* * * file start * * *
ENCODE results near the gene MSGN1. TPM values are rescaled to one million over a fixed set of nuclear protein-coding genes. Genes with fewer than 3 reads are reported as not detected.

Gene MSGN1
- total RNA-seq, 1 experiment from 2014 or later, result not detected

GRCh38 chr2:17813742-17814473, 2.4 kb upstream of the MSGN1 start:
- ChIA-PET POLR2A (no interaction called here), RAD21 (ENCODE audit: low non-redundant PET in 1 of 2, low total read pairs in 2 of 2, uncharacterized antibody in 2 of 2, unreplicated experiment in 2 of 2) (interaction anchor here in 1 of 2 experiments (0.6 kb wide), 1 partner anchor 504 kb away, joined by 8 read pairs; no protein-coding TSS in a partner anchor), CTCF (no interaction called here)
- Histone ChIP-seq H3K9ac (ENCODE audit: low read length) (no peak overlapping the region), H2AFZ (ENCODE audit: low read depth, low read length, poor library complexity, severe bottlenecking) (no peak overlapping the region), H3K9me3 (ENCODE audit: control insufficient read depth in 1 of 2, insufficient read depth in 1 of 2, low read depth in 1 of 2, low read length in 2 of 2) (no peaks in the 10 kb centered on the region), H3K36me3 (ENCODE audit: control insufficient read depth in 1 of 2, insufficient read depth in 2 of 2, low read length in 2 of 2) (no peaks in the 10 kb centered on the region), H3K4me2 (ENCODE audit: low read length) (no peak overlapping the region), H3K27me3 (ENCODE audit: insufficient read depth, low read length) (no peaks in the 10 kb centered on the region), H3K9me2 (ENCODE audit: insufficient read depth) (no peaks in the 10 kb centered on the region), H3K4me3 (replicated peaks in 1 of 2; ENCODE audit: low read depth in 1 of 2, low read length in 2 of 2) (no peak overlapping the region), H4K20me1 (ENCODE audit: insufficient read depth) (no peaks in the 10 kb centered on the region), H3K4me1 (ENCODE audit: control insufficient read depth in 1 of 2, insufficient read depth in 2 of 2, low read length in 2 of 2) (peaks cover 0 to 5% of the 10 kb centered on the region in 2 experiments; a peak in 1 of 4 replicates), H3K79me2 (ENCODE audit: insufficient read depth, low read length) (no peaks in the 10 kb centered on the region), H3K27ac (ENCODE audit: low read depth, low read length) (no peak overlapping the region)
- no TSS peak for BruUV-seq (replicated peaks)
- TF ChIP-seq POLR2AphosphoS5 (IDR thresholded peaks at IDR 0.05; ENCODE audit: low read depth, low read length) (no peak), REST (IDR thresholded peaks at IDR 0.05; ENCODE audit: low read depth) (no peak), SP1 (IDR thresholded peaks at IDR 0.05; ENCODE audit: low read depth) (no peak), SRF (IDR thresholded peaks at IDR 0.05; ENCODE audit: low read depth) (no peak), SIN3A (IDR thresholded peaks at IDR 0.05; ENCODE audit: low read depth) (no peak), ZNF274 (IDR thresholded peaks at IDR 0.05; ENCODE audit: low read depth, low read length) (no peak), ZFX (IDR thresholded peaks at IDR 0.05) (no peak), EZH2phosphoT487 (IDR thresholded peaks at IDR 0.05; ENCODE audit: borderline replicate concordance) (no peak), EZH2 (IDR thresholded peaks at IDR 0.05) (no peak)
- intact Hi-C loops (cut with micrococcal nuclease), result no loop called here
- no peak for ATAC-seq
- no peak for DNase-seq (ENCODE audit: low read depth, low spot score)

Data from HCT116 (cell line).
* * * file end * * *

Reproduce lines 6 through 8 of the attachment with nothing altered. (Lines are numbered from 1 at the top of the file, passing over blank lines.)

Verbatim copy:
- Histone ChIP-seq H3K9ac (ENCODE audit: low read length) (no peak overlapping the region), H2AFZ (ENCODE audit: low read depth, low read length, poor library complexity, severe bottlenecking) (no peak overlapping the region), H3K9me3 (ENCODE audit: control insufficient read depth in 1 of 2, insufficient read depth in 1 of 2, low read depth in 1 of 2, low read length in 2 of 2) (no peaks in the 10 kb centered on the region), H3K36me3 (ENCODE audit: control insufficient read depth in 1 of 2, insufficient read depth in 2 of 2, low read length in 2 of 2) (no peaks in the 10 kb centered on the region), H3K4me2 (ENCODE audit: low read length) (no peak overlapping the region), H3K27me3 (ENCODE audit: insufficient read depth, low read length) (no peaks in the 10 kb centered on the region), H3K9me2 (ENCODE audit: insufficient read depth) (no peaks in the 10 kb centered on the region), H3K4me3 (replicated peaks in 1 of 2; ENCODE audit: low read depth in 1 of 2, low read length in 2 of 2) (no peak overlapping the region), H4K20me1 (ENCODE audit: insufficient read depth) (no peaks in the 10 kb centered on the region), H3K4me1 (ENCODE audit: control insufficient read depth in 1 of 2, insufficient read depth in 2 of 2, low read length in 2 of 2) (peaks cover 0 to 5% of the 10 kb centered on the region in 2 experiments; a peak in 1 of 4 replicates), H3K79me2 (ENCODE audit: insufficient read depth, low read length) (no peaks in the 10 kb centered on the region), H3K27ac (ENCODE audit: low read depth, low read length) (no peak overlapping the region)
- no TSS peak for BruUV-seq (replicated peaks)
- TF ChIP-seq POLR2AphosphoS5 (IDR thresholded peaks at IDR 0.05; ENCODE audit: low read depth, low read length) (no peak), REST (IDR thresholded peaks at IDR 0.05; ENCODE audit: low read depth) (no peak), SP1 (IDR thresholded peaks at IDR 0.05; ENCODE audit: low read depth) (no peak), SRF (IDR thresholded peaks at IDR 0.05; ENCODE audit: low read depth) (no peak), SIN3A (IDR thresholded peaks at IDR 0.05; ENCODE audit: low read depth) (no peak), ZNF274 (IDR thresholded peaks at IDR 0.05; ENCODE audit: low read depth, low read length) (no peak), ZFX (IDR thresholded peaks at IDR 0.05) (no peak), EZH2phosphoT487 (IDR thresholded peaks at IDR 0.05; ENCODE audit: borderline replicate concordance) (no peak), EZH2 (IDR thresholded peaks at IDR 0.05) (no peak)